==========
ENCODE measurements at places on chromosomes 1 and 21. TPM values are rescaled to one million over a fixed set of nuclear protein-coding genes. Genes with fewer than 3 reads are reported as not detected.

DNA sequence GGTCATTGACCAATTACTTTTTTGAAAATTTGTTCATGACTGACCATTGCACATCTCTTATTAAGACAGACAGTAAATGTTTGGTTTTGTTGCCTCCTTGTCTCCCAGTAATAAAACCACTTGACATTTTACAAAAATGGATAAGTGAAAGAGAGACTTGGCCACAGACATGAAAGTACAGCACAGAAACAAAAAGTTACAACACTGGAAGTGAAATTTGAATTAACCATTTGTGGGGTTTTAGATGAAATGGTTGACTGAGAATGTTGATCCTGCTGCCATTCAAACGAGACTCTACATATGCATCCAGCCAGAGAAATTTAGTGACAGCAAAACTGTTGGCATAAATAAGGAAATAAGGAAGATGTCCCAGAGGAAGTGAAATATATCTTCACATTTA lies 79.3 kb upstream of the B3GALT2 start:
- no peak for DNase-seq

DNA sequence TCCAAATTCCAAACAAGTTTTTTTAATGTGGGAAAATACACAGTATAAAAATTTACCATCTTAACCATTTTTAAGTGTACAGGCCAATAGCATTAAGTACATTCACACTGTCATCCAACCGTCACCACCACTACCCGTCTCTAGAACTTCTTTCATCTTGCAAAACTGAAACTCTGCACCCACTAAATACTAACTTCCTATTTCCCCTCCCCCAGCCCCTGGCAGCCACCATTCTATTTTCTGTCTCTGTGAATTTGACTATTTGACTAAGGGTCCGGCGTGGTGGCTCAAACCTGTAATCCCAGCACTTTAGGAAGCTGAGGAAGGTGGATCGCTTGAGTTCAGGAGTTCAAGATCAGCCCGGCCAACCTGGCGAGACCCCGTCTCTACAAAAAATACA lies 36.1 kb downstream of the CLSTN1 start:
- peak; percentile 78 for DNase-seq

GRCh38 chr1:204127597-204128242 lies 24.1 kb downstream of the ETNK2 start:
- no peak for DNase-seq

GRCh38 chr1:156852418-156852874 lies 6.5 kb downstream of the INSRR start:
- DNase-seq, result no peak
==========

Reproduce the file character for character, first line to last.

ENCODE measurements at places on chromosomes 1 and 21. TPM values are rescaled to one million over a fixed set of nuclear protein-coding genes. Genes with fewer than 3 reads are reported as not detected.

DNA sequence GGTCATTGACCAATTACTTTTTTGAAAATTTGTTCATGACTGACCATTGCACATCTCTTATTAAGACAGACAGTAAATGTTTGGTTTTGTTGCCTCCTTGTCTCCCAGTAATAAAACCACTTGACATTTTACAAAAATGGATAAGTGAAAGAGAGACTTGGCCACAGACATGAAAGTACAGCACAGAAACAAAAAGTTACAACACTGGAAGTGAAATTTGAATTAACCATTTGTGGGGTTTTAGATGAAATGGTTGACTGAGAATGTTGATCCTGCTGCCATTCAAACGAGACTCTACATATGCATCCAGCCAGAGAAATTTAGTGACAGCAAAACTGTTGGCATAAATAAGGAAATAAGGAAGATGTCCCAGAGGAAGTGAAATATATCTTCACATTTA lies 79.3 kb upstream of the B3GALT2 start:
- no peak for DNase-seq

DNA sequence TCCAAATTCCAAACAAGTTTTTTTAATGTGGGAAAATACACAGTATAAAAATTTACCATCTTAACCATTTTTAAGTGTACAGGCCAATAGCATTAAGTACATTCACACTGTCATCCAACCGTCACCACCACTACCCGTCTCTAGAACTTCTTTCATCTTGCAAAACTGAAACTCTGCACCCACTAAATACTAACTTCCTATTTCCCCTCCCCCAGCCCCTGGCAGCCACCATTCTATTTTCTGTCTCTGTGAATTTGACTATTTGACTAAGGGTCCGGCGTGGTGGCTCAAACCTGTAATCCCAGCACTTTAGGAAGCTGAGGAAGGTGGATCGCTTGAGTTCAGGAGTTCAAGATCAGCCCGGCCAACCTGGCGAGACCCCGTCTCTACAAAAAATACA lies 36.1 kb downstream of the CLSTN1 start:
- peak; percentile 78 for DNase-seq

GRCh38 chr1:204127597-204128242 lies 24.1 kb downstream of the ETNK2 start:
- no peak for DNase-seq

GRCh38 chr1:156852418-156852874 lies 6.5 kb downstream of the INSRR start:
- DNase-seq, result no peak